The current contaminants of concern include PCE; TCE; cis-1,2-DCE; trans-1,2-DCE; and vinyl chloride (contaminants of concern in groundwater are those contaminants exceeding the AWQS). Contaminants of concern at the site may change as new data become available.
A preliminary risk assessment was completed by the Arizona Department of Health Services (ADHS) in March 1995. Based on this ADHS assessment, there are no significant health risks associated with the site at this time.
In February 2004, ADEQ conducted soil gas flux testing and sampling of soils overlying the contaminant plume in the perched aquifer to assess potential risks to human health due to vapor intrusion into overlying businesses and residences. Results of a screening health risk assessment indicated that VOCs migrating upward from subsurface soils and groundwater did not pose a significant risk to current or future off-site residential structures, but could pose a significant risk to workers at the Mission Linen facility. Based on this risk assessment, Mission Linen performed ambient air quality sampling inside the Mission Linen facility that indicated vapor concentrations inside the building were significantly below applicable occupational health exposure limits. Also, in 2014, the P-E Group’s human health risk assessment for the FS indicated that there is no unacceptable risk to onsite workers or offsite residences from the migration of VOCs in shallow soil gas into buildings. (Shallow soil gas samples were collected onsite and offsite.)
U of A operates three active production wells downgradient from the regional aquifer contaminant plume. No PCE contamination has been detected in these water supply wells. No one is known to be drinking contaminated water from this site; however, if you are drinking water from a private well within the boundaries of the site, please contact the ADEQ project manager. The City of Tucson (aka Tucson Water) is the main municipal water provider at this site.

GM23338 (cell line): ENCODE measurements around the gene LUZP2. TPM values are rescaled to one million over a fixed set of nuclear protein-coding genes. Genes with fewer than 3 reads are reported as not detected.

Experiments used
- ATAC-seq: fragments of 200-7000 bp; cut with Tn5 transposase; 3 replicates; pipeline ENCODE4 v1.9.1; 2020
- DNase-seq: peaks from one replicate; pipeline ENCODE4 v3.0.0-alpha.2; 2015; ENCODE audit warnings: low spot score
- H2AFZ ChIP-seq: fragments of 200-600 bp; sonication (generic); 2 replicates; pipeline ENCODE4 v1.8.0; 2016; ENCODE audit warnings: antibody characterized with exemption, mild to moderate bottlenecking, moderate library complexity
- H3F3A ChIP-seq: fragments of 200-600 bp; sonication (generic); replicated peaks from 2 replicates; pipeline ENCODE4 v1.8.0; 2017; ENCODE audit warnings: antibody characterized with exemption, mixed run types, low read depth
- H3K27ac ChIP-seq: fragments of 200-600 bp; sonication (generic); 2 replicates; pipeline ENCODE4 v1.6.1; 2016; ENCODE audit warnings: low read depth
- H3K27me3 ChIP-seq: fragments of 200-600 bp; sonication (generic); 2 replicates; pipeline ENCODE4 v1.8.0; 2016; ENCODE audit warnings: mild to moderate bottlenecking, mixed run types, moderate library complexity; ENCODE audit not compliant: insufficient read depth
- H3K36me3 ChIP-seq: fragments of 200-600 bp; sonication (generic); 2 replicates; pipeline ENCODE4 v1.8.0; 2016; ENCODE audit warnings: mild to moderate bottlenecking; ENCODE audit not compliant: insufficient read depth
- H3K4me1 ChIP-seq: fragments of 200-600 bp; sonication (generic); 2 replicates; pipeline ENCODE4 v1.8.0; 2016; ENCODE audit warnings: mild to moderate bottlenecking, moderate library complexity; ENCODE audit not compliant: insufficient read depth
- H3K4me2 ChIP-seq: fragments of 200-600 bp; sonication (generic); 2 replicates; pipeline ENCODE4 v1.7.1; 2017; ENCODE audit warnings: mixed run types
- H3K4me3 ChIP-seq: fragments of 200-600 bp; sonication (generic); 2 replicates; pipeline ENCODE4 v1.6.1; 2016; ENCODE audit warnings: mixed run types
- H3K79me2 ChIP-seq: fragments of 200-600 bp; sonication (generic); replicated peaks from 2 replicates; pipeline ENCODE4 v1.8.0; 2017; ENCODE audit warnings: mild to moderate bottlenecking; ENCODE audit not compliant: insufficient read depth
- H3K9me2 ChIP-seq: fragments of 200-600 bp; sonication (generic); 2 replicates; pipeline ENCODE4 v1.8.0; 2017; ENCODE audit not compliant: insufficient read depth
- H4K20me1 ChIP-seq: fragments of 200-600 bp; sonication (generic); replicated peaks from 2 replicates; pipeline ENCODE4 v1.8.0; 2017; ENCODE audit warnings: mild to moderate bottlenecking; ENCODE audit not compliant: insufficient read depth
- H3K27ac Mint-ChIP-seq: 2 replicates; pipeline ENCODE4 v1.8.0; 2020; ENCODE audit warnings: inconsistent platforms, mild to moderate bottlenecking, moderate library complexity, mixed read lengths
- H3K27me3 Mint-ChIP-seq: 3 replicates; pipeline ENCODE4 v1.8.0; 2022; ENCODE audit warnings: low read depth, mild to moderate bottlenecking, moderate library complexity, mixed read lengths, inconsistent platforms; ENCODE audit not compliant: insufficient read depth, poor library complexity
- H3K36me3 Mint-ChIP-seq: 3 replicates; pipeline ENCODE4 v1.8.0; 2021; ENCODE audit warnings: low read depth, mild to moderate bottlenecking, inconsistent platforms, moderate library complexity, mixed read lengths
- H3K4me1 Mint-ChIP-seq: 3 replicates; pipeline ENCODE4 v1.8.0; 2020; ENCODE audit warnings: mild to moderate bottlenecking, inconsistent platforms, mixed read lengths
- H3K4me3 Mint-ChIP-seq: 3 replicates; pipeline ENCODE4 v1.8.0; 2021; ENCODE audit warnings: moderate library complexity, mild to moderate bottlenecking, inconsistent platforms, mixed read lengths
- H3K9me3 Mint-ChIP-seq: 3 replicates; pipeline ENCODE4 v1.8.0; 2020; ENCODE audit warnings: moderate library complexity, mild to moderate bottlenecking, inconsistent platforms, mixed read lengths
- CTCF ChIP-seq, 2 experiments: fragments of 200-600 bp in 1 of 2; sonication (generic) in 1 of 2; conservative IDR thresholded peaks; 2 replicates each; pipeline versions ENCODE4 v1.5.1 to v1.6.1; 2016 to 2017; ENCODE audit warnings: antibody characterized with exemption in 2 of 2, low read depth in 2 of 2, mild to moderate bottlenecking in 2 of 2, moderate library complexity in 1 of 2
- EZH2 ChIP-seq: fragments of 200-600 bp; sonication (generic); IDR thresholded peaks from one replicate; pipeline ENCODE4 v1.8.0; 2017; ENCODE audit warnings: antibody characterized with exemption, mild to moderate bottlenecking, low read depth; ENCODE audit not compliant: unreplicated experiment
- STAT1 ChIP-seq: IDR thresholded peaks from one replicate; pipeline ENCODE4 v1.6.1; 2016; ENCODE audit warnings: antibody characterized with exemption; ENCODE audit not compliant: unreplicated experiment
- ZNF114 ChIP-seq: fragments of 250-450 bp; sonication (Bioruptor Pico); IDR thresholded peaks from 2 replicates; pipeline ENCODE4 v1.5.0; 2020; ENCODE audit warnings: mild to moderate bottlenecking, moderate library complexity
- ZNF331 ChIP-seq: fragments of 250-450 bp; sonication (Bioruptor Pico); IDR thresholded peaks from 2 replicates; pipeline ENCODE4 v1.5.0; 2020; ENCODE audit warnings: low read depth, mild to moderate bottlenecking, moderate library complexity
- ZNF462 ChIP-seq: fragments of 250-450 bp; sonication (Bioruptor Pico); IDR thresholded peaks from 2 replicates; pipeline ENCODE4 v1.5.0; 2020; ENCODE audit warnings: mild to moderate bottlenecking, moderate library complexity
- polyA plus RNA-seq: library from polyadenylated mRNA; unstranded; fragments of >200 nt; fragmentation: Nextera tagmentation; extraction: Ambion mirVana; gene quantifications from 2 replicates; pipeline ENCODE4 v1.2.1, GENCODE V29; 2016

The site is located within the Tucson Basin, a northwest trending alluvial valley covering an area of about 750 square miles in the Santa Cruz River drainage basin of southeastern Arizona. The subsurface materials underlying the site are predominately of fine to coarse-grained sands and silts, interbedded with clay and gravel-sized sediments. A clay aquitard of variable thickness occurs at around 100 feet below ground surface (bgs), underlying the perched aquifer.
Depth to the perched aquifer is about 90 feet bgs, and depth to the regional aquifer is about 200 feet bgs. The current flow direction in the regional aquifer is to the north/northeast.
*In Arizona, but outside the Tucson area, call toll-free at (888) 271-9302.
Interested parties can review site information here on this page and at the ADEQ Record Center located at 1110 W. Washington Street, Phoenix, Arizona. Please contact (602) 771-4380 or (800) 234-5677 ext. 6027714380 for hours of operation and to schedule an appointment. To review site information at a location near you, please contact the designated Community Involvement Coordinator.